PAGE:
ICD-10: The First Opportunity for Physicians to Take Back Control of Healthcare in 30 Years
Ever since 1969 when Richard M. Nixon signed the HMO Act, physicians and providers authority for care decisions and control over reimbursement has been steadily eroding almost to the point of non-existence. The power of the insurance industry, which has taken over that mantle, notwithstanding, what has really allowed this to happen is the provider’s almost total lack of data with which to justify reimbursement levels or evaluate and prove effectiveness of care within specific disease categories or for specific conditions. ICD-10 and the use of EMR’s will give providers the ability to take back control of healthcare. The question is: Will they take it?
There has never been a lack of data on procedures or care administered. The lack of data has been largely on the side of the diagnosis coding. The overwhelming use of unspecified and vague diagnoses from superbills and EMR pick lists, that are designed to allow for quick generation of codes for billing and the doctors aversion to the time it takes to document, has left a database that shows low acuity level patients that do not justify the levels of care being administered. In addition vague diagnostic information makes it virtually impossible to discern in any large scope what treatment protocols work effectively with what specific conditions.
ICD-10 and EMR’s if used properly will give physicians their own database of information with which to justify what they have always known but could not demonstrate. Their patients are sicker! Continually submitting unspecified uncontrolled type II diabetes on the same patient for years after their condition had progressed to renal failure, neuropathy, and retinopathy has been the norm. Doctors that change those habits will have the means to justify proper reimbursement levels and will be able to see within their own data what specific disease categories, and conditions respond best to what treatments.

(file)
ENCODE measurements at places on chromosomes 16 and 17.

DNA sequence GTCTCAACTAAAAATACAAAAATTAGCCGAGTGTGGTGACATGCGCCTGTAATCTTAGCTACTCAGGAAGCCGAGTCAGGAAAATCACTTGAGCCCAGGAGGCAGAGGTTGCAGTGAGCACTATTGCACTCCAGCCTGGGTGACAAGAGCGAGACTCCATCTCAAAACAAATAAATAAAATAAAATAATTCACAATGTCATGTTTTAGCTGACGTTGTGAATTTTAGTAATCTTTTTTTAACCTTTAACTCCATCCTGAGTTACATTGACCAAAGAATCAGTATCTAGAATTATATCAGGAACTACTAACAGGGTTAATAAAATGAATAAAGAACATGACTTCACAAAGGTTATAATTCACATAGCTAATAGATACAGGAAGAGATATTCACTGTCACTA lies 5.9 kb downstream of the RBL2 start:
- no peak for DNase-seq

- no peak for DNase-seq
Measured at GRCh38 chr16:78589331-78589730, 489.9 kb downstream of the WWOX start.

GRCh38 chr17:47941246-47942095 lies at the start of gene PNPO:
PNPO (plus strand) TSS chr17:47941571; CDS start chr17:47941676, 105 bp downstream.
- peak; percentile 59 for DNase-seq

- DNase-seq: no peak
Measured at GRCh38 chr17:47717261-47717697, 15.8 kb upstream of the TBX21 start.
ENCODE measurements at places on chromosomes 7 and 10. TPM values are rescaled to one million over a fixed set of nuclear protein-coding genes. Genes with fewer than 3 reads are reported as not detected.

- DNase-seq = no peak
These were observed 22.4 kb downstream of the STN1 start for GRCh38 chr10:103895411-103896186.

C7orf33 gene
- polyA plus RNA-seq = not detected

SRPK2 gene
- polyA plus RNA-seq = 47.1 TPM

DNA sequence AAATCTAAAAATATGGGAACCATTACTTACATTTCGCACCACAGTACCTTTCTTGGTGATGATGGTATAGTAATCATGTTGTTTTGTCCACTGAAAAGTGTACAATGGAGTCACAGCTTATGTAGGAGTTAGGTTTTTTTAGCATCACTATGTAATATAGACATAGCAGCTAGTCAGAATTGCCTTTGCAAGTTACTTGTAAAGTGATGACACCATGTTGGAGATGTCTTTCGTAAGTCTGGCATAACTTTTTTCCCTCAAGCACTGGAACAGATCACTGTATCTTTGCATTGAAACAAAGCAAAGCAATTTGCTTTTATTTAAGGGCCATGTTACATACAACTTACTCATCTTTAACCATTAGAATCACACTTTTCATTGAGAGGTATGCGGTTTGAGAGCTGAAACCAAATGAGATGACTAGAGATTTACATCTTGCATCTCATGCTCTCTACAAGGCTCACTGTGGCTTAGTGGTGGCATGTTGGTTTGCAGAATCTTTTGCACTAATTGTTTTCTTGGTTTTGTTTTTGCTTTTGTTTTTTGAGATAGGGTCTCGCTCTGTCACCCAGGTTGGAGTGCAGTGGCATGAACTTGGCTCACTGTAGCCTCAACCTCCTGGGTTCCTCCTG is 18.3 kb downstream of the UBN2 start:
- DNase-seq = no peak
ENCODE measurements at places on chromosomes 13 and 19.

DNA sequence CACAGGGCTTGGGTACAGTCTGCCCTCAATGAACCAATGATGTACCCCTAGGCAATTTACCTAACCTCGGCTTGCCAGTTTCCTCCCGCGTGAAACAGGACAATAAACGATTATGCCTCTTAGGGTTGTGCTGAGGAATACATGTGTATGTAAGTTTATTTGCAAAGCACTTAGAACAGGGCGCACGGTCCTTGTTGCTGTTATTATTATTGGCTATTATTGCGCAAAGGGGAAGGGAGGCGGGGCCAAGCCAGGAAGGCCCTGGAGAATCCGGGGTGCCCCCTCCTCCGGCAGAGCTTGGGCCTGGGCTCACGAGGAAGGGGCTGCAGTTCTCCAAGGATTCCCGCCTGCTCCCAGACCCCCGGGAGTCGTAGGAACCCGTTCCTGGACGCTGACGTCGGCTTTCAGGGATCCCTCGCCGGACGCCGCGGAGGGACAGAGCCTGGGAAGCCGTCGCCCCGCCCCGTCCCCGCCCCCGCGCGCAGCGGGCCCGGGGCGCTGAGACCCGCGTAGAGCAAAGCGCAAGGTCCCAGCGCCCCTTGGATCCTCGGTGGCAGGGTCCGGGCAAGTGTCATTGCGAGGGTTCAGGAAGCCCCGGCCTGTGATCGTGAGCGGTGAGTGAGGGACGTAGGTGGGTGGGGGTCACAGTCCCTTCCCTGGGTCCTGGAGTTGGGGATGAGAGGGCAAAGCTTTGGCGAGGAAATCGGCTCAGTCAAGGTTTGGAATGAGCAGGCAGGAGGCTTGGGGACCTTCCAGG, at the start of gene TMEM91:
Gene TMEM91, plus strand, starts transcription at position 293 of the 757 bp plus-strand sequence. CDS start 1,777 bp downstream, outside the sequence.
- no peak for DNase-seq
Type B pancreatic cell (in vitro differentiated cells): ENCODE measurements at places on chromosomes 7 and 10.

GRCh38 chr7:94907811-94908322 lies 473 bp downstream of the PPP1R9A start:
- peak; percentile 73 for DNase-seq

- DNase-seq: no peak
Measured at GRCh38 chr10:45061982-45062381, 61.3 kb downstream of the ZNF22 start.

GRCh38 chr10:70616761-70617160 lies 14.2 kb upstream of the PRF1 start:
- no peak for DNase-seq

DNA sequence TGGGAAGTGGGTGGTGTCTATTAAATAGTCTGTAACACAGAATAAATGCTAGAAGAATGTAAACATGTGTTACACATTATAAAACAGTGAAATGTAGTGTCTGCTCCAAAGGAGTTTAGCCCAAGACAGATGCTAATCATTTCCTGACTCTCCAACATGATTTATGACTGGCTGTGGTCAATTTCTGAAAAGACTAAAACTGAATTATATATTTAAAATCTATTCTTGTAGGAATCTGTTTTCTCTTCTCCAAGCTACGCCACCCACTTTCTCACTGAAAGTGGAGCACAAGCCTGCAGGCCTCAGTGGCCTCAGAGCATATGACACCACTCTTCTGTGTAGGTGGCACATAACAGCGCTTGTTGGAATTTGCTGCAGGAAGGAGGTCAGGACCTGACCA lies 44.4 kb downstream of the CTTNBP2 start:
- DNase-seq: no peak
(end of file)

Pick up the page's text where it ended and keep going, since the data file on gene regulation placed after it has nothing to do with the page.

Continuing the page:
Healthcare reimbursement for physicians is moving back toward diagnosed and performance based reimbursement. HMO’s are now being called ACO’s (more on this in my next blog). Physicians that do not fully utilize ICD-10 and document the true acuity levels of their patients are laying an undervalued foundation for their future reimbursement. Those that seize this opportunity, document well (which is actually easier in ICD-10, another blog) and report the true acuity level of the patients they see will be taking back control of their future and their industry as insurance companies transfer risk and care authority back to them in the ACO model. This is the first true opportunity I have seen in 30 years for providers to start taking back healthcare.
Using ICD-10 effectively will help get us to real value and evidence based medicine faster. This is the realm of the Doctor not the insurance company. Physicians resisting ICD-10 do not see the big picture. It is akin to pushing away a life preserver when you are drowning because it is not the one you like.
The real good news is that the patients will ultimately benefit more than anyone and that is what physicians are really all about. Doctors get on board now. It is far easier than you have been lead to believe to take advantage of this great opportunity.
Visit the SMA Ready10 webpage for software to help you begin the transition to ICD-10.